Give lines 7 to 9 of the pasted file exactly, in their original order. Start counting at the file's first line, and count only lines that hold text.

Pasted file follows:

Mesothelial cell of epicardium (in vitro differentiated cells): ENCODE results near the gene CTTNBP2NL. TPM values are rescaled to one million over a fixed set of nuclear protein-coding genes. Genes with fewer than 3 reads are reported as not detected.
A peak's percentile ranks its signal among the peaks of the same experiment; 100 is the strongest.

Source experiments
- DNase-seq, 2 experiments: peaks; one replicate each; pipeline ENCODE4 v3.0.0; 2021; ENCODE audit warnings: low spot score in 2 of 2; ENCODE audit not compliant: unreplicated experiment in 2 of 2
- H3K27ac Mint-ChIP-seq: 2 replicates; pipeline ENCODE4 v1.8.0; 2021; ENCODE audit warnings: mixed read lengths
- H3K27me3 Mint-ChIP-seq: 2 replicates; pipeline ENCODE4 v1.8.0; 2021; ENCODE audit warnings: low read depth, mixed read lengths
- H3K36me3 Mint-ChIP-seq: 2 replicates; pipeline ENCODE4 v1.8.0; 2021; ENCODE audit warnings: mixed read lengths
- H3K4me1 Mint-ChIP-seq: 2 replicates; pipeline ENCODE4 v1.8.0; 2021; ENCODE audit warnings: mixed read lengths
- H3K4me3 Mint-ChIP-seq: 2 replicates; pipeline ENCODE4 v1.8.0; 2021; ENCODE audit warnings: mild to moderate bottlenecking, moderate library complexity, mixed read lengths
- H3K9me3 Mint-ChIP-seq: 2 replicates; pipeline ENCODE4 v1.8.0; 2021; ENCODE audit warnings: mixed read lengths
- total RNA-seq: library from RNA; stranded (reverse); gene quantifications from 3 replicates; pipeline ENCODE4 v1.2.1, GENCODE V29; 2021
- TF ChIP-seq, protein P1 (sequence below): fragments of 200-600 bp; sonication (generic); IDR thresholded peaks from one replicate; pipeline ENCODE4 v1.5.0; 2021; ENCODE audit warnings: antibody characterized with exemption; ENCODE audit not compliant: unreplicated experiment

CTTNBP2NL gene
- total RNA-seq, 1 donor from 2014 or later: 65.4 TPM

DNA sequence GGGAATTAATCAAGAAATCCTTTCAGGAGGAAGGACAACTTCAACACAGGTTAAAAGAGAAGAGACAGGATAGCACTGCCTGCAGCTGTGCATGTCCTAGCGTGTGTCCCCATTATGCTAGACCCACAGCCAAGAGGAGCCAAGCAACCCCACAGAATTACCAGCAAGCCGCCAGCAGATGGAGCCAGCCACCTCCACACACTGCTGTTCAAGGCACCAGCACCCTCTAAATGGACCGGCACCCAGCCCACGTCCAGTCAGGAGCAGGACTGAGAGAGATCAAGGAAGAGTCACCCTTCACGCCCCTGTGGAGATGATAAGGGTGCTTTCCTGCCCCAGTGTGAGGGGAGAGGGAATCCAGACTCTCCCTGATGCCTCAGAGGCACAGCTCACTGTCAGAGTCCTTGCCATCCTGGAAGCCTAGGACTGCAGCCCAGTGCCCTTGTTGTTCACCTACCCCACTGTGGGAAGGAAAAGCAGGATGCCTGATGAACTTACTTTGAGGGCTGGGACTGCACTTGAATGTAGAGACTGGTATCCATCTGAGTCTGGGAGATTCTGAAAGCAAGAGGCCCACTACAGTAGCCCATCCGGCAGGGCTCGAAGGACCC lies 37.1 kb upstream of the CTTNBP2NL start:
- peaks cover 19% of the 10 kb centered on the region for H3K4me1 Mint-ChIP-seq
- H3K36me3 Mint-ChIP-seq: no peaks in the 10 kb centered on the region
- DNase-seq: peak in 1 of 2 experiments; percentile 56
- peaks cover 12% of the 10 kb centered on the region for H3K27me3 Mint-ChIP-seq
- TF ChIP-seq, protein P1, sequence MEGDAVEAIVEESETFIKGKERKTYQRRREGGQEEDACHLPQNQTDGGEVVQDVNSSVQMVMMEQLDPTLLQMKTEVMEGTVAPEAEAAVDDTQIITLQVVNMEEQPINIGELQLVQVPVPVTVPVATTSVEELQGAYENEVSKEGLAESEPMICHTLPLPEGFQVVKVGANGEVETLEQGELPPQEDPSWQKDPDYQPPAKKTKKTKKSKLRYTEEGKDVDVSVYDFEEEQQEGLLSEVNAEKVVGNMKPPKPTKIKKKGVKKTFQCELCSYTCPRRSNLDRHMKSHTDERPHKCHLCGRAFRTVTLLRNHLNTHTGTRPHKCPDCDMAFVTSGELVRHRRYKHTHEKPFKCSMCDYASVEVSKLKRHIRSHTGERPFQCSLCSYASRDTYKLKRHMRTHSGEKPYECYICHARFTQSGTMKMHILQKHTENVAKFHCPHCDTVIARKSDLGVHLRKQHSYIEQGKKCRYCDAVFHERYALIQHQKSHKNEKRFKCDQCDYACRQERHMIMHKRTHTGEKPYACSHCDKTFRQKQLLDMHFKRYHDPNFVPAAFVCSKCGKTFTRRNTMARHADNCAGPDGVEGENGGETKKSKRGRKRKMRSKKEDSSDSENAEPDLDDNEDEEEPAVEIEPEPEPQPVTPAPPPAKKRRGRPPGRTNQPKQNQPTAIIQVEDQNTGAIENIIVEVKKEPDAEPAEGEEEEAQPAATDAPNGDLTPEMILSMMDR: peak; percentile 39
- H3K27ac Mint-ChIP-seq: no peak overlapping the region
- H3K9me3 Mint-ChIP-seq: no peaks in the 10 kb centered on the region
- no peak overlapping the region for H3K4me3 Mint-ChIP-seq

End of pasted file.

- H3K36me3 Mint-ChIP-seq: 2 replicates; pipeline ENCODE4 v1.8.0; 2021; ENCODE audit warnings: mixed read lengths
- H3K4me1 Mint-ChIP-seq: 2 replicates; pipeline ENCODE4 v1.8.0; 2021; ENCODE audit warnings: mixed read lengths
- H3K4me3 Mint-ChIP-seq: 2 replicates; pipeline ENCODE4 v1.8.0; 2021; ENCODE audit warnings: mild to moderate bottlenecking, moderate library complexity, mixed read lengths